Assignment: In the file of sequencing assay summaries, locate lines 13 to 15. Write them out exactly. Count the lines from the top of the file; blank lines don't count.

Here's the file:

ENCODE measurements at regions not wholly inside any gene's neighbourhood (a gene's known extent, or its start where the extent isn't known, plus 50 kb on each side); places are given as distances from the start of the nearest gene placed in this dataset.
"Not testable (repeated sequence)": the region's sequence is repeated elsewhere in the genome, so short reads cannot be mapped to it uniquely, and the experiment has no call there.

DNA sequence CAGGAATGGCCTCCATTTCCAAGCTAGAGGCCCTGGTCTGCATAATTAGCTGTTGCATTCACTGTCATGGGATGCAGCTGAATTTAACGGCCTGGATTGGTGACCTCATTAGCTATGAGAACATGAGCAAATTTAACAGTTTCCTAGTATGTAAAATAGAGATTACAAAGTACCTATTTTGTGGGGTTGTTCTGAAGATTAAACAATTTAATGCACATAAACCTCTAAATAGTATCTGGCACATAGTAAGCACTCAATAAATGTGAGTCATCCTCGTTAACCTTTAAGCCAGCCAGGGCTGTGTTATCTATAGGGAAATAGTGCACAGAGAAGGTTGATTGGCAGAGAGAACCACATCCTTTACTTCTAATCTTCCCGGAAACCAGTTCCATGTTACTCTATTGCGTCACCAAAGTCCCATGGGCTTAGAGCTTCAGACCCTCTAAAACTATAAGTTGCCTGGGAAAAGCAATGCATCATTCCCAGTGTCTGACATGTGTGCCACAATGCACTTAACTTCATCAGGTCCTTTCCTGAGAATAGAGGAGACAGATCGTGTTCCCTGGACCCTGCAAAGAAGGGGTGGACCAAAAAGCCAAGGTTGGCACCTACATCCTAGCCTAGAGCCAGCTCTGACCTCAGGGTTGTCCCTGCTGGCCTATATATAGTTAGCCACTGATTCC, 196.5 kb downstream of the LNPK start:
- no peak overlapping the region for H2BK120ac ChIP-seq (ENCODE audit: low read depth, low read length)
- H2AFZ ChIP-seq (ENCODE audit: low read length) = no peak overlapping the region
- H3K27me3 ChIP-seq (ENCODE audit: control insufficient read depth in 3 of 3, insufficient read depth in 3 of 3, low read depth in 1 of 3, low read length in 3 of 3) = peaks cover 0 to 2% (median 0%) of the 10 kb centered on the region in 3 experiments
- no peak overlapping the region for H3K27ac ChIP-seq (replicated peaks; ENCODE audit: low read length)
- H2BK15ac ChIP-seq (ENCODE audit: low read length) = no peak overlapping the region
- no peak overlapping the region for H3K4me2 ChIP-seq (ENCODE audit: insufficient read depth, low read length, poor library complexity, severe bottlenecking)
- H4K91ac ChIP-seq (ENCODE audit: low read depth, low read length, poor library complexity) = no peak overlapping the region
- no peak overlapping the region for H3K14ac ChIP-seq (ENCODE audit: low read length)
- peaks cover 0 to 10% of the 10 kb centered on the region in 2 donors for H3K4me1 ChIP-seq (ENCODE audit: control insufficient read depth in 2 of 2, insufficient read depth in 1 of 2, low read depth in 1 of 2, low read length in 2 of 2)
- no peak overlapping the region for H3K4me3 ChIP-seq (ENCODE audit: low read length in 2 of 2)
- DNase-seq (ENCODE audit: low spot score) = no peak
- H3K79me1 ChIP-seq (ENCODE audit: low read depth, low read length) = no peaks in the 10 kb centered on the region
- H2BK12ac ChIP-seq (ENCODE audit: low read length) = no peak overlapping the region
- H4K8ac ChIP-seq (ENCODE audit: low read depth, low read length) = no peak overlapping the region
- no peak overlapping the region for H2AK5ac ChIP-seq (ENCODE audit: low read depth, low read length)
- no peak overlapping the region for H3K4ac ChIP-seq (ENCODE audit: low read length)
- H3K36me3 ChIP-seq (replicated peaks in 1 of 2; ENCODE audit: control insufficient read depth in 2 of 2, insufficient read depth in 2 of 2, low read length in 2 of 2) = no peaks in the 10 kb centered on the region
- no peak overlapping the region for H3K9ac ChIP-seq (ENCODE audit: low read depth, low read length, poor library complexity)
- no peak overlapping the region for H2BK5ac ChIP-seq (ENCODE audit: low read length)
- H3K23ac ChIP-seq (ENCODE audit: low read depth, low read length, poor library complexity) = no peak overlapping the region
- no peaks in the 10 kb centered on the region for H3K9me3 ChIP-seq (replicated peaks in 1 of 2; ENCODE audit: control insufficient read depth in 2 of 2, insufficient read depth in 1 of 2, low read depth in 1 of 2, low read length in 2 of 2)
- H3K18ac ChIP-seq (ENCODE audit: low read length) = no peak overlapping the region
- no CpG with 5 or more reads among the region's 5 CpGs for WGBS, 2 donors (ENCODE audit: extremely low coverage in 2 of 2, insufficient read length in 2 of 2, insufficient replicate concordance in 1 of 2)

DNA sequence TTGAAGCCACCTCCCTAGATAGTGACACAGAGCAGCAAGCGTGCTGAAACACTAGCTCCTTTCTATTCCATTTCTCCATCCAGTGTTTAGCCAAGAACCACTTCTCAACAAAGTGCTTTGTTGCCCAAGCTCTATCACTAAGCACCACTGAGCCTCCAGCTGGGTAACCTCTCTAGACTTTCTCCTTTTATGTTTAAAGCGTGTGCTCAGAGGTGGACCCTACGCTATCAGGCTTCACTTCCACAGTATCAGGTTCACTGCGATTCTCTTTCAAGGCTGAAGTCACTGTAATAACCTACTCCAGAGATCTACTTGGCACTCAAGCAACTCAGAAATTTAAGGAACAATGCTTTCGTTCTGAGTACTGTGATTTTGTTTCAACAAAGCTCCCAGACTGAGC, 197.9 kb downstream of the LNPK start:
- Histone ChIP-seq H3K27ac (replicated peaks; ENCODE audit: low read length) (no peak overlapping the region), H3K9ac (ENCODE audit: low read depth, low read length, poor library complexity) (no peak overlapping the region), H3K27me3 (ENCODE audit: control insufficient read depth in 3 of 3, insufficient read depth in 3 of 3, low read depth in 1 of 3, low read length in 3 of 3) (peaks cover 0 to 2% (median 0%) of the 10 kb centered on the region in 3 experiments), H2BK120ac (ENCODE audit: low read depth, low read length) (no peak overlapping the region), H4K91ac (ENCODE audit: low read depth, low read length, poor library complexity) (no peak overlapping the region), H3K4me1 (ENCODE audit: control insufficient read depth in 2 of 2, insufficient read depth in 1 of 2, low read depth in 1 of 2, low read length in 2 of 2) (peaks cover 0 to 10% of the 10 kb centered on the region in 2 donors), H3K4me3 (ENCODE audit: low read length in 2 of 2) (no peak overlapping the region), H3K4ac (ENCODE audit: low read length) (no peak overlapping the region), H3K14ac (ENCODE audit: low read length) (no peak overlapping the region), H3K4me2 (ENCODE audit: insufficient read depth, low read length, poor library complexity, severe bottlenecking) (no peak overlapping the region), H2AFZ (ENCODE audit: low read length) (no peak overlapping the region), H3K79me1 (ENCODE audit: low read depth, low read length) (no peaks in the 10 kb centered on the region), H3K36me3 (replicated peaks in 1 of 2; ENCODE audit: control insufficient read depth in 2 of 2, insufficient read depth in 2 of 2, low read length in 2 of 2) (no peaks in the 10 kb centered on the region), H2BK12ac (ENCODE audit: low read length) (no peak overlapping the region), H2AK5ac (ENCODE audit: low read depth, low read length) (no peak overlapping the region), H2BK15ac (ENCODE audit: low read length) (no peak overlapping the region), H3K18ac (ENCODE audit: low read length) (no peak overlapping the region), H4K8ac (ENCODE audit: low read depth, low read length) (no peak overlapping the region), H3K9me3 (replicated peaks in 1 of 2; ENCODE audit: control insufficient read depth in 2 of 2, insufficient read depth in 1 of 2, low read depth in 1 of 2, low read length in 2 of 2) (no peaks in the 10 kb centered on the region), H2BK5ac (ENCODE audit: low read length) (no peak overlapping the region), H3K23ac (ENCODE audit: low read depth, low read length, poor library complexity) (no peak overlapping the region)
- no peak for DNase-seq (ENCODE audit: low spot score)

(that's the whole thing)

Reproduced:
- no peak overlapping the region for H3K4me3 ChIP-seq (ENCODE audit: low read length in 2 of 2)
- DNase-seq (ENCODE audit: low spot score) = no peak
- H3K79me1 ChIP-seq (ENCODE audit: low read depth, low read length) = no peaks in the 10 kb centered on the region